They remembered all right, because Jesus isn’t teaching anything new here. He’s simply reminding them of their own history and tradition and inviting them to embrace the beliefs about God they already held to be true. Sometimes the hardest lessons to learn are the things we think we already know, and the hometown crowd didn’t appreciate the review session Jesus offered. God was blessing Gentiles in those Bible stories Jesus told; can you believe it? Who does God think God is, anyway? Gentiles don’t deserve blessing - they are outsiders! Besides, if God blesses them, how can we be sure there will be enough for us?
Comfort and Affliction
Have you ever watched a group of kids playing together, and there’s that one kid who will attempt to pick up every single toy in the play area, more toys than he could possibly play with at one time, but who has claimed them all as “Mine!” and has to be sure that no one else touches them, even if he’s not playing with all of them? Spiritually, the people in Jesus’ hometown were like a bunch of two-year-olds, unwilling to believe that anyone other than themselves might have any of the toys to play with. They wanted exclusive rights to God, they wanted all the toys for themselves, and they were hoping Jesus, the hometown boy, had a message to prop up this belief.
The Bible stories Jesus told, however, reminded them that God’s love, grace, and blessing was bigger than any of them. Oddly enough, that message of a love and grace that was big enough to extend beyond them is what got them all riled up. Verses 28 and 29: “When they heard this, everyone in the synagogue was filled with anger. They rose up and ran him out of town. They led him to the crest of the hill on which their town had been built so that they could throw him off the cliff” (Luke 4:28-29). Wow - how’s that for a reaction to a sermon that stepped on a few toes - the most negative reaction I ever get is people sleeping or scowling!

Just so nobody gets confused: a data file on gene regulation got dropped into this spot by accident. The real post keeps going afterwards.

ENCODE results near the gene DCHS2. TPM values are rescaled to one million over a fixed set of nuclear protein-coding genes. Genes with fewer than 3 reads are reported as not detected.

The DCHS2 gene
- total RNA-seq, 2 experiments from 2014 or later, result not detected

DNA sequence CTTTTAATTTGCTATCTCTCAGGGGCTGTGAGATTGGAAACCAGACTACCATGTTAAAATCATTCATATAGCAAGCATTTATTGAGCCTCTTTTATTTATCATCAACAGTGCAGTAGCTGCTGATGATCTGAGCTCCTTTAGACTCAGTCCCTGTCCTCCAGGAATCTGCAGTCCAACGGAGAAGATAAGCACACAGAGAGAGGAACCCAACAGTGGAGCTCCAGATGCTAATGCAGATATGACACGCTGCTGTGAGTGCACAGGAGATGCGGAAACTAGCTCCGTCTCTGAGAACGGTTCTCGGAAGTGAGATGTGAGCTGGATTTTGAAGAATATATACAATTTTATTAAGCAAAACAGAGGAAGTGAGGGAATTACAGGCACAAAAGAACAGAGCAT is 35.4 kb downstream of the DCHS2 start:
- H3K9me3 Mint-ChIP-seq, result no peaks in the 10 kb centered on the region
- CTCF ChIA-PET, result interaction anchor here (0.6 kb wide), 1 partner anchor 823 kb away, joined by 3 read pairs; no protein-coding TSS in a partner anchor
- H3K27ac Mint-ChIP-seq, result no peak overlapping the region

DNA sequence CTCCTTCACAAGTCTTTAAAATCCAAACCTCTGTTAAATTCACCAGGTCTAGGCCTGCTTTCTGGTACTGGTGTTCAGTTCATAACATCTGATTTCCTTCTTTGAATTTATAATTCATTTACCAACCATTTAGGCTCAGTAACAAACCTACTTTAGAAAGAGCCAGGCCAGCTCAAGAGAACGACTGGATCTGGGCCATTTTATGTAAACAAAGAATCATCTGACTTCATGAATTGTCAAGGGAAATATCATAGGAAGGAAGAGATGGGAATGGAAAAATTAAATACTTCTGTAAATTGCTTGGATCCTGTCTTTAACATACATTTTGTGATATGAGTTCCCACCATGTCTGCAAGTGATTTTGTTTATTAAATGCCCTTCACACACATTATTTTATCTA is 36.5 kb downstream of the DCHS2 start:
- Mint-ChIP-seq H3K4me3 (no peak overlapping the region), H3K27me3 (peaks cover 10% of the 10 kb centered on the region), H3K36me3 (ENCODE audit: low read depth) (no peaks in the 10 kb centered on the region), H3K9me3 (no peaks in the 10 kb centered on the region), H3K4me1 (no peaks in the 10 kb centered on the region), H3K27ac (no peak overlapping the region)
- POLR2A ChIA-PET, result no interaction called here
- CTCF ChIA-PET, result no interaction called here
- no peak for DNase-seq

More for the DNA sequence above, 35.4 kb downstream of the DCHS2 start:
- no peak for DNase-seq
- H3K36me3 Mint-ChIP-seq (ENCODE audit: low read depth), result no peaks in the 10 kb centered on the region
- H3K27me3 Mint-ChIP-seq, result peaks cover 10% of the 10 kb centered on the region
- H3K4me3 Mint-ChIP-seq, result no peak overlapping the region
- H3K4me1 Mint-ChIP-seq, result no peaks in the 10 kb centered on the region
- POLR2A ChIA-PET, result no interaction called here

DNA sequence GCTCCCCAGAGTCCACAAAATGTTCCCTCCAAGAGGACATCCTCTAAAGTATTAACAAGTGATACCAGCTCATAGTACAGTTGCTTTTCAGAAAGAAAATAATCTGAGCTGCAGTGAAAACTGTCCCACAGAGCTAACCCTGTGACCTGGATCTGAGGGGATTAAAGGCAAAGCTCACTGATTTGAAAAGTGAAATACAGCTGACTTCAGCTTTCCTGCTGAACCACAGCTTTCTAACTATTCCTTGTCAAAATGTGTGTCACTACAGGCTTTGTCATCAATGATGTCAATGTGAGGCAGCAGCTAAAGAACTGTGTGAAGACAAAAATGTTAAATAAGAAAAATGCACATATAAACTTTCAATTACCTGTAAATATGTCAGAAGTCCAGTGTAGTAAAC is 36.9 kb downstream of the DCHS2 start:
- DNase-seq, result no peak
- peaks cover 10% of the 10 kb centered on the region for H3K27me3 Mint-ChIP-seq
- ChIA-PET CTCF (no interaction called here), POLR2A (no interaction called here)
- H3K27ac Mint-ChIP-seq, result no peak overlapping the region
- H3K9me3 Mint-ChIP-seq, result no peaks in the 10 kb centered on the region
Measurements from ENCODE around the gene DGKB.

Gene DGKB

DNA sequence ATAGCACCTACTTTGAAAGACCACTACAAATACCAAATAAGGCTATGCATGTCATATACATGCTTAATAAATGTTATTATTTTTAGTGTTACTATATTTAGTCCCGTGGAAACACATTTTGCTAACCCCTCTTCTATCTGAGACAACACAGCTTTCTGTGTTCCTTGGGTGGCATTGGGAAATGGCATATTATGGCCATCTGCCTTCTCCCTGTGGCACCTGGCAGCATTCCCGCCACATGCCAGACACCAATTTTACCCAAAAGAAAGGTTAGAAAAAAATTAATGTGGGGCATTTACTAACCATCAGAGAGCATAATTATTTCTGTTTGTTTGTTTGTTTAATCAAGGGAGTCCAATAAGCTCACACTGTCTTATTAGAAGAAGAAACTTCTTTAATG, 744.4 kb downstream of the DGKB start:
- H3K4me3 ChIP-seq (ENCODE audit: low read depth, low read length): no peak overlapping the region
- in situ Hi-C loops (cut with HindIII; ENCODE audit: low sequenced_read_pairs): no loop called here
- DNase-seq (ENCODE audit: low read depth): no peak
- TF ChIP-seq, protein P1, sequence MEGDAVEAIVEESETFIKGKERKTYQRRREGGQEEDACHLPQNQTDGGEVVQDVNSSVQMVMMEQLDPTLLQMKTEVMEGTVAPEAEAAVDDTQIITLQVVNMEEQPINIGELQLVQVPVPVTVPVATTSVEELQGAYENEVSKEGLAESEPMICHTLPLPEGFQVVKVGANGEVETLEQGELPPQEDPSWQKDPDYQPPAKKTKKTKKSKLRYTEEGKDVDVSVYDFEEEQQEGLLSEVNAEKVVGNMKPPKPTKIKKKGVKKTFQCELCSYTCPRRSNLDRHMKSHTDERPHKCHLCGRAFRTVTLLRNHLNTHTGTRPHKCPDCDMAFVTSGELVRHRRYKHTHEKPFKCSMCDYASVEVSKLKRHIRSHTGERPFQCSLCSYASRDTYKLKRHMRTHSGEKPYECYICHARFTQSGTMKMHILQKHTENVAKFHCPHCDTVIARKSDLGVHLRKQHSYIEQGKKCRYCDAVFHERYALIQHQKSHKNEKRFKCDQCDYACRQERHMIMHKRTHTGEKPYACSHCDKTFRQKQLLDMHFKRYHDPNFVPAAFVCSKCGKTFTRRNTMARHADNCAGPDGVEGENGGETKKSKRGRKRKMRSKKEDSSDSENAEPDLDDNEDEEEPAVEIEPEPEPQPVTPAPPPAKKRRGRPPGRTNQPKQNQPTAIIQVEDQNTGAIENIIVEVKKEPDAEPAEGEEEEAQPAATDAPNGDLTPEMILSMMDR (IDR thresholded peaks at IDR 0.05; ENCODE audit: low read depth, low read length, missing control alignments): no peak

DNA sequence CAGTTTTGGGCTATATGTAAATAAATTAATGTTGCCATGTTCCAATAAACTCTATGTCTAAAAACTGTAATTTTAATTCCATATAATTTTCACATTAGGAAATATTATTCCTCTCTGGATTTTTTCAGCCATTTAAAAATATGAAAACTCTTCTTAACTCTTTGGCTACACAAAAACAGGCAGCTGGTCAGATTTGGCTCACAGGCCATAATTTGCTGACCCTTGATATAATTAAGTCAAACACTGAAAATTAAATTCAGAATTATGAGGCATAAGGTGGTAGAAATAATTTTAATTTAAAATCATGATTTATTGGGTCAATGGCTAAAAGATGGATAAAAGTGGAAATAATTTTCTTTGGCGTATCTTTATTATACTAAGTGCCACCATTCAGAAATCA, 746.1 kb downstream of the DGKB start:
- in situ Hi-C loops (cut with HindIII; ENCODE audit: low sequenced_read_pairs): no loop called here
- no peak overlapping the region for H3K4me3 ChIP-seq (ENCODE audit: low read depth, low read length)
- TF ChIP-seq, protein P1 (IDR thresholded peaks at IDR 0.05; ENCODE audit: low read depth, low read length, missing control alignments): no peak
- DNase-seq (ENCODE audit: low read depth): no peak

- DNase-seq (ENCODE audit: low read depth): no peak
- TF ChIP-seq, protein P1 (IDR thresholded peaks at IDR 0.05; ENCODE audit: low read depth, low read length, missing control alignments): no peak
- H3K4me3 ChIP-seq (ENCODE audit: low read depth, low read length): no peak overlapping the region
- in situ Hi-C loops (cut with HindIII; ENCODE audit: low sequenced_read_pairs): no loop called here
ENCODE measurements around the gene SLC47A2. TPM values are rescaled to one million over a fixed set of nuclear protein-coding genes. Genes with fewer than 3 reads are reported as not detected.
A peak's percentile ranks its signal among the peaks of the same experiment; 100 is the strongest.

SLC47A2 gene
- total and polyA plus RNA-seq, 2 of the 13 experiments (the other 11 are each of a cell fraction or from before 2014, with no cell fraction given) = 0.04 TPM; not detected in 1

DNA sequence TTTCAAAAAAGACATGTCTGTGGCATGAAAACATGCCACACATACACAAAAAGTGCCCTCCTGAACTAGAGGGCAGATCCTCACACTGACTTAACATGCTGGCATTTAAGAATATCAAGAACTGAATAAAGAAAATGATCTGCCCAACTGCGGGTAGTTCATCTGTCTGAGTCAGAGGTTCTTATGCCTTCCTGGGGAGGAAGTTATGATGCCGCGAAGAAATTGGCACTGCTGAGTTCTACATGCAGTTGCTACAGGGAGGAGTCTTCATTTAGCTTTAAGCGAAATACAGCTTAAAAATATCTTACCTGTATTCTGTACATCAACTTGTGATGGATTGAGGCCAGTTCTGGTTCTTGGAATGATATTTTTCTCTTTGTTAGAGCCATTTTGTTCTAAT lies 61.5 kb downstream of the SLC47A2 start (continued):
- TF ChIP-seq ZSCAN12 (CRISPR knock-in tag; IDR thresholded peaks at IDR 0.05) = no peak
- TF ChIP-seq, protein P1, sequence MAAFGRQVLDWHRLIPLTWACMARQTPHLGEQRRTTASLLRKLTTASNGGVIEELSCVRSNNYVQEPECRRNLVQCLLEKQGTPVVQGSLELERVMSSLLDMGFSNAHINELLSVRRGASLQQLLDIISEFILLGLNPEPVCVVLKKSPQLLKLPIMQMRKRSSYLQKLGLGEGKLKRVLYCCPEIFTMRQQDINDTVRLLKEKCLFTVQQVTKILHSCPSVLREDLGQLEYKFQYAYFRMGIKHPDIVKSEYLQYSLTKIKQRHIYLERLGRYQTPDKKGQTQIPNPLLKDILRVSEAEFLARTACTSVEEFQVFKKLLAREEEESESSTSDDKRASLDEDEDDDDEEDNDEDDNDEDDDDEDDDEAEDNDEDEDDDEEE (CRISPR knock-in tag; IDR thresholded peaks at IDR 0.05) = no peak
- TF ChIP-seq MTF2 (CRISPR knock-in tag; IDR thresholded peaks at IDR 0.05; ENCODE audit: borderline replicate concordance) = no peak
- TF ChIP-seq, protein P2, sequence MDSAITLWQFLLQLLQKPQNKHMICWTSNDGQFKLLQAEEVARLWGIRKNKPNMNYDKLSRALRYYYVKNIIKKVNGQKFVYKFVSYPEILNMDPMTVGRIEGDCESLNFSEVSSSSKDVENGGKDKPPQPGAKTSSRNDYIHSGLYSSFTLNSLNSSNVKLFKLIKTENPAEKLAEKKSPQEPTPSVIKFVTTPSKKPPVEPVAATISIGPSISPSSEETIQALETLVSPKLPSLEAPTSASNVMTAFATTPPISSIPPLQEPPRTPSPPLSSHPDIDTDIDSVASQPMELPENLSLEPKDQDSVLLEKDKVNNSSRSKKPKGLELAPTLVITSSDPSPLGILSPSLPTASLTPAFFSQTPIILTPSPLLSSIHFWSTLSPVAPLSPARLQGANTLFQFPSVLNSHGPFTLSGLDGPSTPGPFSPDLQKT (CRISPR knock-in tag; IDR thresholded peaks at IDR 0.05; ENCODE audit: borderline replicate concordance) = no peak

The people aren’t angry because he claims to be the fulfillment of Messianic prophecy. On the contrary, they’re quite happy about it - that’s the part where they were all impressed with him and raving about him. It is when he tells them that they should expect no special favors that they turn on him and seek to kill him. They are ticked because Jesus has erased the line between outsider and insider, simultaneously bringing the outsider in, and revoking the preferred status of the insider.
The Blessing Cycle - Which Direction?
Jesus is telling the hometown folks that in the eyes of God, everyone is special, everyone is unique, everyone has sacred worth, everyone is gifted, graced, and loved by God. If you have built your life on the false belief that you deserve preferential treatment over others, if someone else playing with toys is viewed as a threat to your own playtime, this is a hard pill to swallow.